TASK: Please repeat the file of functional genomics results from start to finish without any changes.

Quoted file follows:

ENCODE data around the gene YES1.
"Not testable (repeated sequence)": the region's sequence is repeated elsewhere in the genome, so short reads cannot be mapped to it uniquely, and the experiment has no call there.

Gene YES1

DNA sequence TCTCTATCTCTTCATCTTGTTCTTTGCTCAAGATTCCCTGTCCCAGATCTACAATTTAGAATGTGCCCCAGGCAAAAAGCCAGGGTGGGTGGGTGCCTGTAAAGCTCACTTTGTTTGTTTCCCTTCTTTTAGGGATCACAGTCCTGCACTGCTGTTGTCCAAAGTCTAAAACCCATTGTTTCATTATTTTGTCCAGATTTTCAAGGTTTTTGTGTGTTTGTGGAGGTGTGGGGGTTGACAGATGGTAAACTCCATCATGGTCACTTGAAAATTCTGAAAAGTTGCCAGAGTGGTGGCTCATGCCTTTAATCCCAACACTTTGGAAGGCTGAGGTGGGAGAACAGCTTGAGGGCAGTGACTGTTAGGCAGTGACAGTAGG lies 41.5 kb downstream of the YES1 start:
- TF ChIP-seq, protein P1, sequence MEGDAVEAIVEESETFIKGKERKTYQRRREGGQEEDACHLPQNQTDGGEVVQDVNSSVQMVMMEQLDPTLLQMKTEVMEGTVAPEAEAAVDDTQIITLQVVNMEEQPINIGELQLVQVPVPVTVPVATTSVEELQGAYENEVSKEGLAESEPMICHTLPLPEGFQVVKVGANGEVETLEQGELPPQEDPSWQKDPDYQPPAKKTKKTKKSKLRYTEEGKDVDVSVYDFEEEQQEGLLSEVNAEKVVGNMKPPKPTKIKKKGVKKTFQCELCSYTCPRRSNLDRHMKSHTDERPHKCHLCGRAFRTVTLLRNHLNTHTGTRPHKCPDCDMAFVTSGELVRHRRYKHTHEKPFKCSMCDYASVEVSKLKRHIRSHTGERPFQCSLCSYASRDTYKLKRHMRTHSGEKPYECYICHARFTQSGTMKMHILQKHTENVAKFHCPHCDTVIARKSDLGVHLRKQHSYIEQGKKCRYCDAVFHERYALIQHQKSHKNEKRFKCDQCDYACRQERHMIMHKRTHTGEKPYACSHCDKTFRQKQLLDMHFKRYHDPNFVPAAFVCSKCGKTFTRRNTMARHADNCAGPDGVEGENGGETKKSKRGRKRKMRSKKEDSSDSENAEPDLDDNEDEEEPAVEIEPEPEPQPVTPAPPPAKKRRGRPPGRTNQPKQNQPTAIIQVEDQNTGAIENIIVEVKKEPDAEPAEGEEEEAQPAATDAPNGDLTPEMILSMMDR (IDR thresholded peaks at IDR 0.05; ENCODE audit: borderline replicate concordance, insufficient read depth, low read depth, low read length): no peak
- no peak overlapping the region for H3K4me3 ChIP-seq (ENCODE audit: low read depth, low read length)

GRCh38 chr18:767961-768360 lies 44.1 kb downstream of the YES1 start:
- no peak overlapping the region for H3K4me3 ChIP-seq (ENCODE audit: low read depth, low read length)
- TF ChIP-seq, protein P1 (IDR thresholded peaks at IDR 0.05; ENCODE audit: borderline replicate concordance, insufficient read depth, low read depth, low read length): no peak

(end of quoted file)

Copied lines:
ENCODE data around the gene YES1.
"Not testable (repeated sequence)": the region's sequence is repeated elsewhere in the genome, so short reads cannot be mapped to it uniquely, and the experiment has no call there.

Gene YES1

DNA sequence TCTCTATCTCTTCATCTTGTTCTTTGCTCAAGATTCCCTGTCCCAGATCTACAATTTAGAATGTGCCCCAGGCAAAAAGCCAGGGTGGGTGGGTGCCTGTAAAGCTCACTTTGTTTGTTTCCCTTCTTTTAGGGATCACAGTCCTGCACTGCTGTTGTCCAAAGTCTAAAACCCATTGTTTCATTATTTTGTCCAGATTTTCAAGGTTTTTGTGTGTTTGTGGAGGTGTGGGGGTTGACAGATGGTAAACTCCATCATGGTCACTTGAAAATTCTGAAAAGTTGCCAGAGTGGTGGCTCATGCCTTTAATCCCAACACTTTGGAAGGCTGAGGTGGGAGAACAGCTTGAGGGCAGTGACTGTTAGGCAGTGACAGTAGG lies 41.5 kb downstream of the YES1 start:
- TF ChIP-seq, protein P1, sequence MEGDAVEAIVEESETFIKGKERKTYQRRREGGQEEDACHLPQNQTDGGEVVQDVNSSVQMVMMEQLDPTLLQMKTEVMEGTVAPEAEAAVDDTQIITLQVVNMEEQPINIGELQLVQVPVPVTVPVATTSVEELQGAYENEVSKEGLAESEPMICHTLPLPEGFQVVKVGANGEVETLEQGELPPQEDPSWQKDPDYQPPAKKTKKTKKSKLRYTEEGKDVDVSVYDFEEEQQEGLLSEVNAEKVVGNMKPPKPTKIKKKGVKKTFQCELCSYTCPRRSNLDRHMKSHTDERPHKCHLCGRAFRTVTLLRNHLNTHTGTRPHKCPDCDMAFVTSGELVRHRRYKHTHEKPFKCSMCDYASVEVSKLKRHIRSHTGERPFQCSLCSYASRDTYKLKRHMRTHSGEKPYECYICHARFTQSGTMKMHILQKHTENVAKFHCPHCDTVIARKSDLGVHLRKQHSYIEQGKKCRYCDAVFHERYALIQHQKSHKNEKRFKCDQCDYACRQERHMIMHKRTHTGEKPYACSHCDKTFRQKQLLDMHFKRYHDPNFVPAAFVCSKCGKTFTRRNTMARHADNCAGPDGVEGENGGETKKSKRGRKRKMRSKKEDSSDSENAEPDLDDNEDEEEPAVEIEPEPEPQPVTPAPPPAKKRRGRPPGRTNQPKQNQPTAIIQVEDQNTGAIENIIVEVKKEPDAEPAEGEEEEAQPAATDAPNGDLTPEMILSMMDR (IDR thresholded peaks at IDR 0.05; ENCODE audit: borderline replicate concordance, insufficient read depth, low read depth, low read length): no peak
- no peak overlapping the region for H3K4me3 ChIP-seq (ENCODE audit: low read depth, low read length)

GRCh38 chr18:767961-768360 lies 44.1 kb downstream of the YES1 start:
- no peak overlapping the region for H3K4me3 ChIP-seq (ENCODE audit: low read depth, low read length)
- TF ChIP-seq, protein P1 (IDR thresholded peaks at IDR 0.05; ENCODE audit: borderline replicate concordance, insufficient read depth, low read depth, low read length): no peak